Model train collectors in South Buffalo, all of Western New York, and all around the country knew of “Spoonley the Train Man” from ads in The News, the Courier-Express, and dozens of national magazines that catered to the dreams of little boys and train enthusiasts of all ages.
Chet Spoonley’s South Buffalo home on Choate Street, off South Park Avenue, doubled as his model train store – the basement shop was a place where young boys could see their H-O gauge dreams come true.
He started the train business in 1937, while still working as a pressman for three different newspapers: the Buffalo Times, the Buffalo Courier-Express and the Buffalo Evening News.
The Train Man’s attic was really Spoonley’s personal train museum — which also happened to sell and repair Lionel trains. Among the items on display — but not for sale — at Spoonley’s was a lantern that lit the parlor car of President Lincoln’s Baltimore & Ohio funeral train as it rolled through Buffalo in 1865.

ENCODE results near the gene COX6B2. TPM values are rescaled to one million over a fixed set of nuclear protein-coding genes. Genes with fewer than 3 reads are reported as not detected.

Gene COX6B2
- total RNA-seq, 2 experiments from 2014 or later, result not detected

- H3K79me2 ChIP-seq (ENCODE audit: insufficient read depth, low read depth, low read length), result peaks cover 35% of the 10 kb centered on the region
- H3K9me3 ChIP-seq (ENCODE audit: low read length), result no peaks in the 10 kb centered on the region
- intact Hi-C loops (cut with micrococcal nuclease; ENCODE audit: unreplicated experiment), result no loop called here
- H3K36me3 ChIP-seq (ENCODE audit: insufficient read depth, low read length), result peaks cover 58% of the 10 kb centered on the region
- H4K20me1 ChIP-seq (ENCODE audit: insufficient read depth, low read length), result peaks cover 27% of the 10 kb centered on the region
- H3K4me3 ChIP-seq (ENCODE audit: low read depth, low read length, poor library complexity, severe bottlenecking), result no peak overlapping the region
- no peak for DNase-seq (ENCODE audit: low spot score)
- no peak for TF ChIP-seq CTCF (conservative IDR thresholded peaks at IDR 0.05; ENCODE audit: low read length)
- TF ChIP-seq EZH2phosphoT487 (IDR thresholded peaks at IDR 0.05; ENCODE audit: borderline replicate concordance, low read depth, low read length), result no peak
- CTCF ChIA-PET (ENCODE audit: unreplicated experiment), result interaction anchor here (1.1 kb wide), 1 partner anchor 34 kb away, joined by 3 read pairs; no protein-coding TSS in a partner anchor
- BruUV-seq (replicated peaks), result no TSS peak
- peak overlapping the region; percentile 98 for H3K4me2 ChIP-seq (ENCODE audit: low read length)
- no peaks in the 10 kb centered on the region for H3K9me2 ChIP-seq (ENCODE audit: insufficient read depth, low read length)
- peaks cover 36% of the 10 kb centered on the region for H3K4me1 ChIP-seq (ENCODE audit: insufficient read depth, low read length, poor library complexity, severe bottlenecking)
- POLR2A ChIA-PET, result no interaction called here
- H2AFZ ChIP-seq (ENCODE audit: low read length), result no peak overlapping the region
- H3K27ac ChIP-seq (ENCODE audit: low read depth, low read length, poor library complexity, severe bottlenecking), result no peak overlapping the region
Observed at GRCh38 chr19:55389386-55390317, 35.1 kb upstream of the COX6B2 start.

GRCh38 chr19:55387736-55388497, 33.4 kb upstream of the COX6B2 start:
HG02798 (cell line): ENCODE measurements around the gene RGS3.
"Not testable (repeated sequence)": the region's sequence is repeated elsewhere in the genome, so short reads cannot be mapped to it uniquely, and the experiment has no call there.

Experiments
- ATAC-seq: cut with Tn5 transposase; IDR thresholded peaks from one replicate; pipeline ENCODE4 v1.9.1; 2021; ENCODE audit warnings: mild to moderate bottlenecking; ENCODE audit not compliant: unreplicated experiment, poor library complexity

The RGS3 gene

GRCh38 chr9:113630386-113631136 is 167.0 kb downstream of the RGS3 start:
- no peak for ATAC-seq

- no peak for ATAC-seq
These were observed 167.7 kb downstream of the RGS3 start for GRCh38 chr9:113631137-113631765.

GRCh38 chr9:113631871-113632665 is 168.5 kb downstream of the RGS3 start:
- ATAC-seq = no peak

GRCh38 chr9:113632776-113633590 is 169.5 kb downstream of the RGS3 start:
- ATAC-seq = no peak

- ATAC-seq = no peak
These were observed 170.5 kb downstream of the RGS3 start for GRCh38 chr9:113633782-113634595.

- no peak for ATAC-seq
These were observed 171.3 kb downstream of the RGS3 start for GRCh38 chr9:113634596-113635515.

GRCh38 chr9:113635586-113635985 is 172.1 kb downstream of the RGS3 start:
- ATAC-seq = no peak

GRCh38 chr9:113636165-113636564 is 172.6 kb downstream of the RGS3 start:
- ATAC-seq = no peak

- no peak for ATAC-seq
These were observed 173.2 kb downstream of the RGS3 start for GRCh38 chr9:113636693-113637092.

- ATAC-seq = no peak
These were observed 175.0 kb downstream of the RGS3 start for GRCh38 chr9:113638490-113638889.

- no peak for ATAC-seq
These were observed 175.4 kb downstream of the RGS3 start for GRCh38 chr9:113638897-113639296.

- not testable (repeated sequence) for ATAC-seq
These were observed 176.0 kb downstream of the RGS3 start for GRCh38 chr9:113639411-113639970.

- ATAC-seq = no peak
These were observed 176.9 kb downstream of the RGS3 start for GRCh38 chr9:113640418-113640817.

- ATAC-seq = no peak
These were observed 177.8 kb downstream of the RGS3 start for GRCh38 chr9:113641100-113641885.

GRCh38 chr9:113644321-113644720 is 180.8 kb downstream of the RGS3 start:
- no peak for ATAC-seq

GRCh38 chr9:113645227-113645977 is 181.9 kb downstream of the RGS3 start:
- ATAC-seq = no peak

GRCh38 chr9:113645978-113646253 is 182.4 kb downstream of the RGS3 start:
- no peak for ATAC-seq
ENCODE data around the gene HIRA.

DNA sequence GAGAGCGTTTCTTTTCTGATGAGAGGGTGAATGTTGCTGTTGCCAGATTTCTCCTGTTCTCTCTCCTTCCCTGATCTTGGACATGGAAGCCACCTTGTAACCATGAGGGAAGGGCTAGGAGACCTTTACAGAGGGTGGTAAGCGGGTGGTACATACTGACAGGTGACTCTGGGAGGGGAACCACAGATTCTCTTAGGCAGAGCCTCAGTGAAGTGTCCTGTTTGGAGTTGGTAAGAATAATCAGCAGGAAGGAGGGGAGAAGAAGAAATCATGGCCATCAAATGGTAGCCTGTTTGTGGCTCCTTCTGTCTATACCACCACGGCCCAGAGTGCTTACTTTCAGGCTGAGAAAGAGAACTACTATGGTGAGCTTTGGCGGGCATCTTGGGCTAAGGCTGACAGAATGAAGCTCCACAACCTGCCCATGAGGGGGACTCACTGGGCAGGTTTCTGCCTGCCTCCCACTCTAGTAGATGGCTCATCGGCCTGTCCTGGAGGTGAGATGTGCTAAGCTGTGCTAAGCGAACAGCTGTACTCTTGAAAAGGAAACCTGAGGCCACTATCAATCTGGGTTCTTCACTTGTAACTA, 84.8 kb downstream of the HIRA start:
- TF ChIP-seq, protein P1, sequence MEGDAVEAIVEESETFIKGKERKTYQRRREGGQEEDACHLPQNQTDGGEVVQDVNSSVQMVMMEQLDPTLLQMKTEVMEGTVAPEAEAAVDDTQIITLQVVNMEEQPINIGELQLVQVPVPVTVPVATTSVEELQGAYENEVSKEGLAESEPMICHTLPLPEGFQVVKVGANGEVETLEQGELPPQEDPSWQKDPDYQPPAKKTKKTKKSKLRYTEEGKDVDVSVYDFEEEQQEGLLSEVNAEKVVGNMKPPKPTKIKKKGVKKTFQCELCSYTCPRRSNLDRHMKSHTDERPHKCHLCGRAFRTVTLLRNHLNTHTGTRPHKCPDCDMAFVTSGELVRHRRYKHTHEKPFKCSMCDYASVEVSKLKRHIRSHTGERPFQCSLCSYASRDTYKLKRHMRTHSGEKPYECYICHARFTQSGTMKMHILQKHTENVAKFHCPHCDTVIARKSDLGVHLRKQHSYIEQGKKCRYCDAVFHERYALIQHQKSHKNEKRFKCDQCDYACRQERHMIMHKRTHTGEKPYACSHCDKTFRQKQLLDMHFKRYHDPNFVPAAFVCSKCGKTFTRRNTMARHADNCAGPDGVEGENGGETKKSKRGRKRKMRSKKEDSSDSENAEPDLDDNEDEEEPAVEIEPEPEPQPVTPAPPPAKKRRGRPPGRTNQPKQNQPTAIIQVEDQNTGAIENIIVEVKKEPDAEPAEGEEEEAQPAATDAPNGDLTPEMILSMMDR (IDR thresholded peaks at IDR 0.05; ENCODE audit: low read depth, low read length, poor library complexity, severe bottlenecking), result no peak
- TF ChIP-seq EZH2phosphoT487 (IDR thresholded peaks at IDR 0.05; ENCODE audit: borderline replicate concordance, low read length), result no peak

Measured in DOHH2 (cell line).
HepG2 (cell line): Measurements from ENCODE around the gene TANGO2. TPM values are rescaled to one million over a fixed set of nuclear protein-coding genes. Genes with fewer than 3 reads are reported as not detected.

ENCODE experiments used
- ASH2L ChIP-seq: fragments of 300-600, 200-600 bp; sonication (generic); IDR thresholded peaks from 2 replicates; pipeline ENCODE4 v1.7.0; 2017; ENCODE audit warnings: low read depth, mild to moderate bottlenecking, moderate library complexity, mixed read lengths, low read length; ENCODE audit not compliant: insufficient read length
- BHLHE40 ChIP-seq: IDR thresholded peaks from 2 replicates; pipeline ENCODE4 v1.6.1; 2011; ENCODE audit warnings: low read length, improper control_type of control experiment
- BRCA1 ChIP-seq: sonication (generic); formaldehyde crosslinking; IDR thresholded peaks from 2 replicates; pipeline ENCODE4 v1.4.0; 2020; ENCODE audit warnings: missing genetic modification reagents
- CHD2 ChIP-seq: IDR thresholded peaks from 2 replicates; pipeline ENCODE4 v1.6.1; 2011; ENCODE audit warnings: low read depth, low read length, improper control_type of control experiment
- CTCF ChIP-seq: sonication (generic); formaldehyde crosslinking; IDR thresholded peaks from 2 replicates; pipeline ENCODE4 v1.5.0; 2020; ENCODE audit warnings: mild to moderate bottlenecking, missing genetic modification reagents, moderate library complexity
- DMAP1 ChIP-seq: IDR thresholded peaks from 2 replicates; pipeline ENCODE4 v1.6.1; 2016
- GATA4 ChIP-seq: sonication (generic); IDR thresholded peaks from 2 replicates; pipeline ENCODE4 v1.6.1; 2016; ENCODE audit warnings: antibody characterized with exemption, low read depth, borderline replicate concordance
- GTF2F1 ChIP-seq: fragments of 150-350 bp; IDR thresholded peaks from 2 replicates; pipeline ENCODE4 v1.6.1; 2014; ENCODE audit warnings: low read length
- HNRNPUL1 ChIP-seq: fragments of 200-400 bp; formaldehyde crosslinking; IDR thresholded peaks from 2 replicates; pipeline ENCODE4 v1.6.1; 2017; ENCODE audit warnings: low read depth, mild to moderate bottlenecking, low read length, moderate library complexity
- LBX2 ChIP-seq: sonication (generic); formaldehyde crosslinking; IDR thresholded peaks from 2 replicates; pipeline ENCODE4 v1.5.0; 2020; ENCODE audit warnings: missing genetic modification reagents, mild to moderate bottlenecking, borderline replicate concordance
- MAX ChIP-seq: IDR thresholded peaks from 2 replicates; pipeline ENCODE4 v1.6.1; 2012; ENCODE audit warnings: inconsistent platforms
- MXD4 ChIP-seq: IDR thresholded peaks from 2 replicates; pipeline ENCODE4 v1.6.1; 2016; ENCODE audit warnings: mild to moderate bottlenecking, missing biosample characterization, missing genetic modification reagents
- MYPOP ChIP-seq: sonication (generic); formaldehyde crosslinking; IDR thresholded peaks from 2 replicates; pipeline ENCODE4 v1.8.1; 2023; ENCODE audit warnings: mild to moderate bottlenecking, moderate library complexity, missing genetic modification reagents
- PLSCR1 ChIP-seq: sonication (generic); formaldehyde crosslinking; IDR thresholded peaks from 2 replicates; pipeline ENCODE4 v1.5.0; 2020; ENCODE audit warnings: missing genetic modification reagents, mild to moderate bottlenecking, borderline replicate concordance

In 1974, Spoonley handed the model train business — by then moved to West Seneca – over to his son, Chester Jr.
Spoonley Sr. died in 1980. The 74-year-old suffered a heart attack while shoveling snow.
Business lagged, and Spoonley the Train Man shop closed in October 1981, and Spoonley Jr. went missing three months later. His body was found in the Niagara River the following spring.
The story of Spoonley, his trains and the eventual dying off of a model train empire, was written in book form by radio newsman John Zach in 1988 and examined by News Reporter Anthony Violanti as the book was published.